Primary hypothyroidism is a common diagnosis, affecting 3%-4.5% of the general population and may present in a variety of ways. Myxedema ascites is also a rare cause of hypothyroidism seen in less than 1% of new onsets. In these cases, the use of thyroid hormone replacement usually leads to a progressive decrease in ascites, which ultimately disappear. We present a case of a patient with that had a history of chronic diarrhoea and weight loss who presented with ascites and was found to have laboratory findings consistent with hypothyroidism.
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62-year-old female with a past medical history of hypothyroidism (off replacement therapy) and chronic diarrhoea presents to the emergency department with acute onset abdominal pain associated with nausea and vomiting concerning for small bowel obstruction. She has noticed progressive increased abdominal girth for the past year. CT abdomen and pelvis suggested partial small bowel obstruction from an internal hernia and a large number of ascites. Blood count and electrolytes were stable. Thyroid Stimulating hormone level was 43.7 with <0.1 T4 level and was started on replacement therapy. A nasogastric tube was placed on low intermittent suctioning for decompression. A paracentesis done had a negative cytology. Serum-ascites albumin gradient was 1.3 suggesting portal hypertension. Cultures of ascites fluid were negative. Urine analysis was positive for trace protein. A cardiac echocardiogram was unremarkable. The patient continued to have multiple loose bowel movements daily. Gastroenterology was consulted for evaluation of protein-losing enteropathy. Faecal alpha 1 antitrypsin level, Ceruloplasmin level and anti-transglutaminase antibody were negative. A push enteroscopy with small bowel biopsy was negative. 3 weeks after starting thyroid replacement her faecal consistency improved. TSH and T4 levels improved as well. She was discharged with parenteral nutrition with close endocrine follow up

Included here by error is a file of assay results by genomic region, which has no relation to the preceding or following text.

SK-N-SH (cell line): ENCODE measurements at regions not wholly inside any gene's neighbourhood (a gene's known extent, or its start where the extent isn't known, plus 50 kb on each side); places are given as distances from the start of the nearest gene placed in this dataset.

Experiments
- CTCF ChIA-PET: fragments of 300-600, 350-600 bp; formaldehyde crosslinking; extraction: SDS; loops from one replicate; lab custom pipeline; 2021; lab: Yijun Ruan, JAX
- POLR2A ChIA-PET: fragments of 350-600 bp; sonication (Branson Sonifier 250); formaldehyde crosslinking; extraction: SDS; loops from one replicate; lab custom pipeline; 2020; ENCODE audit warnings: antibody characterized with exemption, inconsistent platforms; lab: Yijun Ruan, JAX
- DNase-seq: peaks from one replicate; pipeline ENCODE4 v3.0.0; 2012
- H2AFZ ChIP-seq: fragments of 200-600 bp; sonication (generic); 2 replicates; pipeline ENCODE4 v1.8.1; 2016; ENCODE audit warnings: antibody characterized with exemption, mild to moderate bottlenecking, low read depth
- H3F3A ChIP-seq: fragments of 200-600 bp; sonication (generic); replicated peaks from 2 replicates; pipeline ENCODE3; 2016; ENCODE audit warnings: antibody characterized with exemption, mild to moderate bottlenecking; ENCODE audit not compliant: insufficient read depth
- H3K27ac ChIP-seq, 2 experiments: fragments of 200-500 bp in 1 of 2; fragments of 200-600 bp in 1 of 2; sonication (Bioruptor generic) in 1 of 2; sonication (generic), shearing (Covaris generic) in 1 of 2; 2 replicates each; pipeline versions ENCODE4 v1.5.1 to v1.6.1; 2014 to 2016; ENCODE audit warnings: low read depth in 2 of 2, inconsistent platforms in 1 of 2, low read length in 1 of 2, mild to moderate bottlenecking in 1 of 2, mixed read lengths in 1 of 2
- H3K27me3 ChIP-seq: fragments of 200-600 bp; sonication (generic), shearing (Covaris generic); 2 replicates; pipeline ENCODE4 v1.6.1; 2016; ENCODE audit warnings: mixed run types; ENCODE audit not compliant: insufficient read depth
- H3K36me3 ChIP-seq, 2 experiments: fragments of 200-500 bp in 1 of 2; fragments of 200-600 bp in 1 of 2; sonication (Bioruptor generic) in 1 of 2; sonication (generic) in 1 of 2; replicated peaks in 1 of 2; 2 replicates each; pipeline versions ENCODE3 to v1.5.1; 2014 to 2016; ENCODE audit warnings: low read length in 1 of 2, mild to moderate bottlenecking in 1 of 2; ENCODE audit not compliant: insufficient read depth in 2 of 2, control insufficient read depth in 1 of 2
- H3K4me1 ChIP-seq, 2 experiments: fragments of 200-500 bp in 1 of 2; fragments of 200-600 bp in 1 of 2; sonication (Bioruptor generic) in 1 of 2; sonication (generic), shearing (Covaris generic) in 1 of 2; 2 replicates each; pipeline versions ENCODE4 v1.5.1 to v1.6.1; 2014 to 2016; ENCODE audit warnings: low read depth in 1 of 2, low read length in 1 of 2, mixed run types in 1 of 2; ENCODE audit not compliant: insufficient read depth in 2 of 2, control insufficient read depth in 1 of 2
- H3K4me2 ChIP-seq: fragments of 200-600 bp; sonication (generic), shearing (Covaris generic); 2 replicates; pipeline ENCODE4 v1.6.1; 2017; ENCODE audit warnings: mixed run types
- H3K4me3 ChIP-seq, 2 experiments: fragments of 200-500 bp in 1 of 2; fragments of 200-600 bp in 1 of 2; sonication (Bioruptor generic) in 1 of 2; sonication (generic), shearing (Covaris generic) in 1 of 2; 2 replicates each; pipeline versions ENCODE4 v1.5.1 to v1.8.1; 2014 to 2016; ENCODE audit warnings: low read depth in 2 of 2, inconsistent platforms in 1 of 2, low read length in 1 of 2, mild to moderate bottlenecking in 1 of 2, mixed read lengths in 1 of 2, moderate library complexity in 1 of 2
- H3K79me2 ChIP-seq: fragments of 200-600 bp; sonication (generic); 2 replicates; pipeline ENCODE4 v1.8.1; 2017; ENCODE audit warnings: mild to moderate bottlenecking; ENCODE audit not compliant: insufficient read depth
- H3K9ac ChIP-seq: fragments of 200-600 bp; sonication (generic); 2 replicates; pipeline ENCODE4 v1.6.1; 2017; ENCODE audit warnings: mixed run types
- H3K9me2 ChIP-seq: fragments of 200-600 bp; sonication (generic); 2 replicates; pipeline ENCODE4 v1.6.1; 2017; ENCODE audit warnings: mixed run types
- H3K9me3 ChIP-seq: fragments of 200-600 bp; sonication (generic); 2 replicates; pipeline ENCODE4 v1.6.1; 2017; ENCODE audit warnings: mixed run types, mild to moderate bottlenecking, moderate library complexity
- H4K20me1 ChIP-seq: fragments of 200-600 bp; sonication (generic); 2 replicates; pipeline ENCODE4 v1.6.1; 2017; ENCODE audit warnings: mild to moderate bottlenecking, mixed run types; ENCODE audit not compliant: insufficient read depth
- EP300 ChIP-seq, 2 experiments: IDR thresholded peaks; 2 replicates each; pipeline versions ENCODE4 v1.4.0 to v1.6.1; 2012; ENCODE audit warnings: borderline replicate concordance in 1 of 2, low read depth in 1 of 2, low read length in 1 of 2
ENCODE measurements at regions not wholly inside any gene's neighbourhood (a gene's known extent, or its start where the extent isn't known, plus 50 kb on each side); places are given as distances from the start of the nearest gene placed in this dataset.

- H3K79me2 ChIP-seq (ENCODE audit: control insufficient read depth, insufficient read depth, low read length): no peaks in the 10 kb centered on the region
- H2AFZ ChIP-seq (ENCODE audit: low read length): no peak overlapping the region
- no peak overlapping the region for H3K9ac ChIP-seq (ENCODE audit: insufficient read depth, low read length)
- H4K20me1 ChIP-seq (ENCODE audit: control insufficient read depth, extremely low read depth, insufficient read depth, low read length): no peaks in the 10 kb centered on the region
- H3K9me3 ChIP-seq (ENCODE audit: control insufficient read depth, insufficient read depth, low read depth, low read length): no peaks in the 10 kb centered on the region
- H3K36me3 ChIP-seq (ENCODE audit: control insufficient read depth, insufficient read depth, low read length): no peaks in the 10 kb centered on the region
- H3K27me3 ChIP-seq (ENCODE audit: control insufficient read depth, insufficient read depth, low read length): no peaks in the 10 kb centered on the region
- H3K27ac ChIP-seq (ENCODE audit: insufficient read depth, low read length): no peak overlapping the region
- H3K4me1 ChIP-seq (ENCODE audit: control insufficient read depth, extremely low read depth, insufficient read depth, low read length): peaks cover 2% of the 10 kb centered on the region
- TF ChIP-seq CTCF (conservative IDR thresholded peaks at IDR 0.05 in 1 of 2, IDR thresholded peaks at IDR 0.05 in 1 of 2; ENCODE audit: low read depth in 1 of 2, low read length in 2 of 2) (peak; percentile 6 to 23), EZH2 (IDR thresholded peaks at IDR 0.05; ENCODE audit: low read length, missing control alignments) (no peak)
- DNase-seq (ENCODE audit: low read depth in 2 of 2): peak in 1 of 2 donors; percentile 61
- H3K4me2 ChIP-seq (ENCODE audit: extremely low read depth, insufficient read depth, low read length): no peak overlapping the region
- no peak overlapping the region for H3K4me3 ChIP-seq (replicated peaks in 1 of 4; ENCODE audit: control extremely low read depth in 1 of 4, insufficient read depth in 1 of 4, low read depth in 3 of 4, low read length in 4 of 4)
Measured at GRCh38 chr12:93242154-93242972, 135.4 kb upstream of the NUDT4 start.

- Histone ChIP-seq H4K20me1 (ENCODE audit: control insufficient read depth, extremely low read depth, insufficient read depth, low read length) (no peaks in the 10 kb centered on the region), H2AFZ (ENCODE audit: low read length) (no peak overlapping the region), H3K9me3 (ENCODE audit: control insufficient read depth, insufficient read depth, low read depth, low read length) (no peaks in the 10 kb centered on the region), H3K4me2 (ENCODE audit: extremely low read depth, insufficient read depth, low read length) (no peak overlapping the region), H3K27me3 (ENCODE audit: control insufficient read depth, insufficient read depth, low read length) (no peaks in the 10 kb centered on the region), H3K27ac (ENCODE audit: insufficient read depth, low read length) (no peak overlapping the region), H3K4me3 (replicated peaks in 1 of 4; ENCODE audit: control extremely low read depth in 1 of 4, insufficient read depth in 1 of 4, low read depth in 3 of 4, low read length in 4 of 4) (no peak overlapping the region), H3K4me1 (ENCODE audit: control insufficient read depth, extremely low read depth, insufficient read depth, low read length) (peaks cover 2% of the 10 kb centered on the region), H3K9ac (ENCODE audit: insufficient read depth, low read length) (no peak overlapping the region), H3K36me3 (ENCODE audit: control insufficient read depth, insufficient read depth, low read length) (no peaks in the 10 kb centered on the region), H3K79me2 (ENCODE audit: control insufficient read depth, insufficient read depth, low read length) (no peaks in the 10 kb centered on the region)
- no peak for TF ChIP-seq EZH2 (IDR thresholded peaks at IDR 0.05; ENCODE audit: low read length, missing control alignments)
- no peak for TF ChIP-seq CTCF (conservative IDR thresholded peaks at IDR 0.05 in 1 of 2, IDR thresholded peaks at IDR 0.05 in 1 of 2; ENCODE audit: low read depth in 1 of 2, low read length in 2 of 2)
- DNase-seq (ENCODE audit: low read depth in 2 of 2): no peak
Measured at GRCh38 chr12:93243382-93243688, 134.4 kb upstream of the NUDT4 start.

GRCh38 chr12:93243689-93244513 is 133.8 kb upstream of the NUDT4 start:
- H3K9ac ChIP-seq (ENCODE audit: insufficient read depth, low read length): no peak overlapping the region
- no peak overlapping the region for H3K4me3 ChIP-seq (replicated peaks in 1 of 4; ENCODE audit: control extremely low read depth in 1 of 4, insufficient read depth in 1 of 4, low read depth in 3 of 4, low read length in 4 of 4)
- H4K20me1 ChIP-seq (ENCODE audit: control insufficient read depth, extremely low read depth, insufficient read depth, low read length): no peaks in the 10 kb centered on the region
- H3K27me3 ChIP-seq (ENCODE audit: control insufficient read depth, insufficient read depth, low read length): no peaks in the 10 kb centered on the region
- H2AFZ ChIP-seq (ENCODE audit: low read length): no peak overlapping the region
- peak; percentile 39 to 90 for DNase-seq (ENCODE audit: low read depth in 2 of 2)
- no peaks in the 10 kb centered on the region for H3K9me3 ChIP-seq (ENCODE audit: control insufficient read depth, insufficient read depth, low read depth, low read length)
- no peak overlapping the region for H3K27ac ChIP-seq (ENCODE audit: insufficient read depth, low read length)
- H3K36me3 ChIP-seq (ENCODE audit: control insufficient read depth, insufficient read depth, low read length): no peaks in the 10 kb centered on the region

Hypothyroidism is a rare cause of ascites. However, the importance of its diagnosis is that the use of thyroid hormone replacement results in complete resolution. If there are new onset ascites, diagnostic workup should begin with the analysis of the ascitic fluid. Usually, total protein in the ascitic fluid and the SAAG value give a useful framework for the analysis of whether the ascitic fluid is a transudate or an exudate. Once all causes of ascites are excluded and symptoms improve one can conclude that the ascites is likely from hypothyroidism.
Conclusion : Ascites as a cause of uncontrolled hypothyroid showed always be kept in the differential and replacement started early for improvement of symptoms.
University of Missouri- Kansas city, Missouri
University of Missouri- Kansas City, Missouri